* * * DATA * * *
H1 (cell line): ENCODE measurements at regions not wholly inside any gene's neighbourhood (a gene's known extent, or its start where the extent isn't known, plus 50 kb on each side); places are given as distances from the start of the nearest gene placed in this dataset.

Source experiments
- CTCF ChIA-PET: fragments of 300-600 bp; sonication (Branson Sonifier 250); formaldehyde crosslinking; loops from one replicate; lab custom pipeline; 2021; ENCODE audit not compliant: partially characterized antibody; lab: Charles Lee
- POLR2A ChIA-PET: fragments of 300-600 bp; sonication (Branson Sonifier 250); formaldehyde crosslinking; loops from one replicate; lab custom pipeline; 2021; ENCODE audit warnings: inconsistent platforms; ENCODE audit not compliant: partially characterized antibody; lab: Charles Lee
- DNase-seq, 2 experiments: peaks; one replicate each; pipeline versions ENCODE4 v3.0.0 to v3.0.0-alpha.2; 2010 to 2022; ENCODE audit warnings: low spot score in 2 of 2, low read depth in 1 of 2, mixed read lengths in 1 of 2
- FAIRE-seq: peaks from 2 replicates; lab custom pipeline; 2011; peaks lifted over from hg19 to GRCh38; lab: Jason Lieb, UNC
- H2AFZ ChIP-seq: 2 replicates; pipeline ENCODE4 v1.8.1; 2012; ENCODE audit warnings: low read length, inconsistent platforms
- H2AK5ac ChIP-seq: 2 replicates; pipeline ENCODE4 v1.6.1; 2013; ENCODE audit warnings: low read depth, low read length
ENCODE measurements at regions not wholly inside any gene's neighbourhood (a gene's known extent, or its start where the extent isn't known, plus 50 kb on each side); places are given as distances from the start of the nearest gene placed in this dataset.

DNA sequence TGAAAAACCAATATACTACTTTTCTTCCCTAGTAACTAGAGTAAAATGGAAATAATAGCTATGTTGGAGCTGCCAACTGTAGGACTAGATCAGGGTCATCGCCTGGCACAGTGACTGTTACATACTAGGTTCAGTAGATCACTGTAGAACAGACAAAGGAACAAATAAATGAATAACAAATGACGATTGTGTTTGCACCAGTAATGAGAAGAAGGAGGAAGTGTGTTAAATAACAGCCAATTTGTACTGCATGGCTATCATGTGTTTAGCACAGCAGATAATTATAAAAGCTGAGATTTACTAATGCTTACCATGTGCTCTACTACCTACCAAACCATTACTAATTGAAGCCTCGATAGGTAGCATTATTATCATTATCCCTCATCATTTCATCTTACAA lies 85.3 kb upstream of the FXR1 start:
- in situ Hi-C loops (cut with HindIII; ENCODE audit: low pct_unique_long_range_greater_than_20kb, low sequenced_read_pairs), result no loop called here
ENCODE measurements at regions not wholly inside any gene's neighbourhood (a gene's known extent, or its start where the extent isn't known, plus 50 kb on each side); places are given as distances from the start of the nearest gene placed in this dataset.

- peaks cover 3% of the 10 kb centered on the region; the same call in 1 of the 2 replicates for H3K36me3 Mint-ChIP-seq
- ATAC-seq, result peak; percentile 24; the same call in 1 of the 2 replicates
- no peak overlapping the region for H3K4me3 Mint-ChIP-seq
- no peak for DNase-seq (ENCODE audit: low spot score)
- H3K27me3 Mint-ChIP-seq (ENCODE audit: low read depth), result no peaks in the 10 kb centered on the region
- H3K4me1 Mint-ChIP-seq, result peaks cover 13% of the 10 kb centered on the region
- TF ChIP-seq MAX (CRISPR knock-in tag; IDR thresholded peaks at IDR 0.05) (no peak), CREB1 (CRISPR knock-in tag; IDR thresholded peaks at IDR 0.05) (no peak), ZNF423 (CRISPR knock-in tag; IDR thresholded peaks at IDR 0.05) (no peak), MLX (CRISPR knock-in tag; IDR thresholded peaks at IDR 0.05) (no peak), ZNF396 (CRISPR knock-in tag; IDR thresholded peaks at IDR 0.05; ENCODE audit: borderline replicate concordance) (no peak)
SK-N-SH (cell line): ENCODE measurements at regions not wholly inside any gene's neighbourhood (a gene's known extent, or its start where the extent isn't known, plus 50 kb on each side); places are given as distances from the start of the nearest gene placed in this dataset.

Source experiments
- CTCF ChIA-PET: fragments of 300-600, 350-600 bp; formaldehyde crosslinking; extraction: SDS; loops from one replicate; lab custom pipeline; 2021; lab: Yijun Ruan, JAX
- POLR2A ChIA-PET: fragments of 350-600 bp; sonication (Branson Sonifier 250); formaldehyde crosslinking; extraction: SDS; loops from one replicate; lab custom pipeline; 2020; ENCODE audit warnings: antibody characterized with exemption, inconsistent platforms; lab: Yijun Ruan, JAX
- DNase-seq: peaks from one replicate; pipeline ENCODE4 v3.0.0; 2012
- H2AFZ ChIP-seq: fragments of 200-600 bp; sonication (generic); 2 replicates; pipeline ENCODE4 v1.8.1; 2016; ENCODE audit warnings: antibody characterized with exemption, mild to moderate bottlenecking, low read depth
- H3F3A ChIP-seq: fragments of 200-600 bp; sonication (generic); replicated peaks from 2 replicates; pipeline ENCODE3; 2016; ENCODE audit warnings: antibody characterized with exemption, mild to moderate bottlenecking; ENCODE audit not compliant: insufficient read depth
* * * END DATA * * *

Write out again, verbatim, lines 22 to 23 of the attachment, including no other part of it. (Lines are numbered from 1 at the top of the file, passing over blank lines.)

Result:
- CTCF ChIA-PET: fragments of 300-600, 350-600 bp; formaldehyde crosslinking; extraction: SDS; loops from one replicate; lab custom pipeline; 2021; lab: Yijun Ruan, JAX
- POLR2A ChIA-PET: fragments of 350-600 bp; sonication (Branson Sonifier 250); formaldehyde crosslinking; extraction: SDS; loops from one replicate; lab custom pipeline; 2020; ENCODE audit warnings: antibody characterized with exemption, inconsistent platforms; lab: Yijun Ruan, JAX